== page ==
With the high school football season getting underway, college recruiters are expected to keep close track of District teams this season with an eye toward snaring the city's top players for the college ranks next fall.
And while the teams that were pre-season favorites work to justify their advance billing, the recruiters are expected to focus on last year's junior class standouts, players who have emerged as this season's most-likely-to-succeed.
Although the fortunes of Interhigh teams outside of league play have left something to be desired, the league has never been accused of being short on individual talent.
This season is no different, and while many players have demonstrated ability to make a future contribution in college football, there are three who rarely fail to receive mention in the recruiters' scouting reports.
Demise Williams of Anacostia, William Brockenberry of Dunbar and Reggie McNair of McKinley all represent the right combination of ability, size and academic accomplishment to mesh perfectly with the plans of almost any major college football power.
Williams, a 6-foot-2, 190-pound free safety, transferred from Eastern to Anacostia when his coach of two years, Willie Stewart, was reassigned to the Southeast school.
While the exodus of several of Eastern's players to Anacostia caused a stir during the summer, the move seemed natural for Williams because, had it not been for Stewart, the senior might never have pursued a football career.
According to Stewart, Williams decided to attend Eastern after a basketball scholarship offer from DeMatha failed to materialize as he had hoped.
"When I found out he was enrolled here (at Eastern), I was all teeth in one minute and put him in a uniform in the next, even though he was thinking mostly of basketball then," said Stewart. "He's a natural athlete and he's been a joy to work with since the first day."
Williams is still a stellar basketball performer and has excelled in baseball as well, but his athletic forte under Stewart's tutelage is playing in the defensive backfield on the gridiron.
"Demise can do it all at the safety position," Stewart said. "He possesses superior running and jumping ability. On the field he's intelligent and a real team leader."
In his sophomore season, Williams terrorized opposing receivers, corralling nine interceptions while leading Eastern to records of 7-4 overall and 5-1 in the Interhigh East. Last season, he led the team with 11 interceptions, as the Ramblers posted a 5-4 record overall while going 4-1 in the East.
This season Williams is expected to make an even greater contribution to Stewart's defense. Neither coach nor student anticipates trouble because of their transfers.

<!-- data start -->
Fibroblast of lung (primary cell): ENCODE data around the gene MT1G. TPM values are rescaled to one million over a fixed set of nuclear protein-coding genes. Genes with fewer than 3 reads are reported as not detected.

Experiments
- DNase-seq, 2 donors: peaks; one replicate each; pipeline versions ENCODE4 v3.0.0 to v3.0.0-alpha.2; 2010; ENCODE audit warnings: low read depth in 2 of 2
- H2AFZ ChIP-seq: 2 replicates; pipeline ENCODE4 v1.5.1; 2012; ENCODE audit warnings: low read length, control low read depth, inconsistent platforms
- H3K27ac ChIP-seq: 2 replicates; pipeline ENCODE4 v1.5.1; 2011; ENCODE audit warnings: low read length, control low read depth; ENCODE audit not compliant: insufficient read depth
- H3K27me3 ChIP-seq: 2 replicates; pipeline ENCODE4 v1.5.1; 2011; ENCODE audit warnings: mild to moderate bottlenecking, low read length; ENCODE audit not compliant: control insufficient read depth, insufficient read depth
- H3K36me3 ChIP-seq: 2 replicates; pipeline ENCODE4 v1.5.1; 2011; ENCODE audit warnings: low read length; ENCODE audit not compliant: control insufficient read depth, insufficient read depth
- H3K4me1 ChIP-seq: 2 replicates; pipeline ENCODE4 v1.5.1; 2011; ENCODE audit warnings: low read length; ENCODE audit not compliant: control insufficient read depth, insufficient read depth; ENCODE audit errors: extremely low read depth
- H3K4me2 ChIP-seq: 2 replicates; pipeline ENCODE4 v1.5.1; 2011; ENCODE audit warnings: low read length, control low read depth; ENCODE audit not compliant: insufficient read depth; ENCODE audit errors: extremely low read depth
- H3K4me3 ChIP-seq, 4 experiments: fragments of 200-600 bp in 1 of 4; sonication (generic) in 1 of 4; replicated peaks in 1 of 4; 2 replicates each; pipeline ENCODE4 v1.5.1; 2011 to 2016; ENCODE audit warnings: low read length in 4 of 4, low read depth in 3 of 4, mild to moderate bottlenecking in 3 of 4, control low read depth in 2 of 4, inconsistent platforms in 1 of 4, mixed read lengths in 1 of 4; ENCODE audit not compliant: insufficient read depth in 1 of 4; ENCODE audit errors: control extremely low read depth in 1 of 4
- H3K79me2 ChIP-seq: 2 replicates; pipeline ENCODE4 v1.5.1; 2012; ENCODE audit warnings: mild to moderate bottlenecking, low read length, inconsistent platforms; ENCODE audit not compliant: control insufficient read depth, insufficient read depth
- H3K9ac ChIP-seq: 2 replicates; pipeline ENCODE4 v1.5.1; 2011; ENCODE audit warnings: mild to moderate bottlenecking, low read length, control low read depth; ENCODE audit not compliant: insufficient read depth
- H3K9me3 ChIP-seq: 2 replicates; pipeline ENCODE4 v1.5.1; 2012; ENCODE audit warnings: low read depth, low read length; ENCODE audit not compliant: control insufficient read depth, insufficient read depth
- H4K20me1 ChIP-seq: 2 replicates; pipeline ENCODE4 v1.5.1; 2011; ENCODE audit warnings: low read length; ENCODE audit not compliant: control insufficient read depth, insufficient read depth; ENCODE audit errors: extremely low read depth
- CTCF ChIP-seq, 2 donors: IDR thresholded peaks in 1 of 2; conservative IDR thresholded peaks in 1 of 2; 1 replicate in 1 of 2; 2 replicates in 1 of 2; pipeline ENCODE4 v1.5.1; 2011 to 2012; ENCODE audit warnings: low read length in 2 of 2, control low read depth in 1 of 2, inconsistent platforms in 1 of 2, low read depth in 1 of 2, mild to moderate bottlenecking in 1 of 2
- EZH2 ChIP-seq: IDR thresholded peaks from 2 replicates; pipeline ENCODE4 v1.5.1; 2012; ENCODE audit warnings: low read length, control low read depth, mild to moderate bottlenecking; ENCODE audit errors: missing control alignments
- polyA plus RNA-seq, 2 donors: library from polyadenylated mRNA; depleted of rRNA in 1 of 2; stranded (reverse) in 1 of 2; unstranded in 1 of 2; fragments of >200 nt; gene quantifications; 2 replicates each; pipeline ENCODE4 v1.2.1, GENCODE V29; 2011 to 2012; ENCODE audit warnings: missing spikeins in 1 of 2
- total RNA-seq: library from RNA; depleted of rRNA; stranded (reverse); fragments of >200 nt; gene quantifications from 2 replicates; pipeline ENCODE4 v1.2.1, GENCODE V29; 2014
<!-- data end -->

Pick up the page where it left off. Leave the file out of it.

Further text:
"I've played and learned under the same coaching system throughout my football career," said Williams, "and I saw no need to change this season. Academically, I'm set. So I don't see where transferring will present a problem. I'm just looking forward to a productive season."
At Dunbar, the development of quarterback William Brockenberry has, since last season, been the cause of much excitement.
For those unfamiliar with the Crimson Tide football program, the first question about the senior signal caller usually is: Why is a 6-foot-4, 225-pounder playing quarterback instead of beefing up the line?
But Brockenberry possesses what may be the strongest arm in the Interhigh and all of the skills needed to be a good passer.
After playing behind Phillip Morgan as a sophomore, Brockenberry threw 22 touchdown passes last season to lead Dunbar to a 7-3 overall record and 5-1 in the East.
"Brock has developed the leadership qualities to play quarterback," said Dunbar Coach Luther Banner. "But he still needs to put together bits and pieces to be top-notch. It may happen this week or maybe the week after, but it will happen. He already has the awareness, alertness and physical skills to run the type of run-and-pass offense that we use."
Some 35 schools have expressed interest in the senior with the rifle arm, according to Banner. And although Dunbar lost most of last season's line and receivers to graduation, he says Brockenberry has yet to do his best work.
"People are used to seeing him drop back, set up in the pocket and fire," said Banner. "But he has amazing foot speed and he will be running more this season."
Reggie McNair, a three-year starter at middle linebacker for McKinley Tech, is a stalwart on a defensive team that may develop into the league's finest by season's end.
The 6-foot-3, 225-pounder averaged nine tackles a game last season in leading Tech's defense to six shutouts in a 9-3 overall and 6-1 Interhigh West record. He has been clocked at 4.7 seconds in the 40-yard dash and bench presses 310 pounds.
"Reggie's responsible for the run in our 5-5-1 defense," said McKinley Coach Maurice Pope. "He always gets the job done and he's a vicious hitter. He'll really undress you coming through the line."
McNair earned all-Interhigh accolades last season and is being wooed by more than 40 schools, according to Pope, including such notables as Penn State, the University of North Carolina, Nebraska and Ohio State.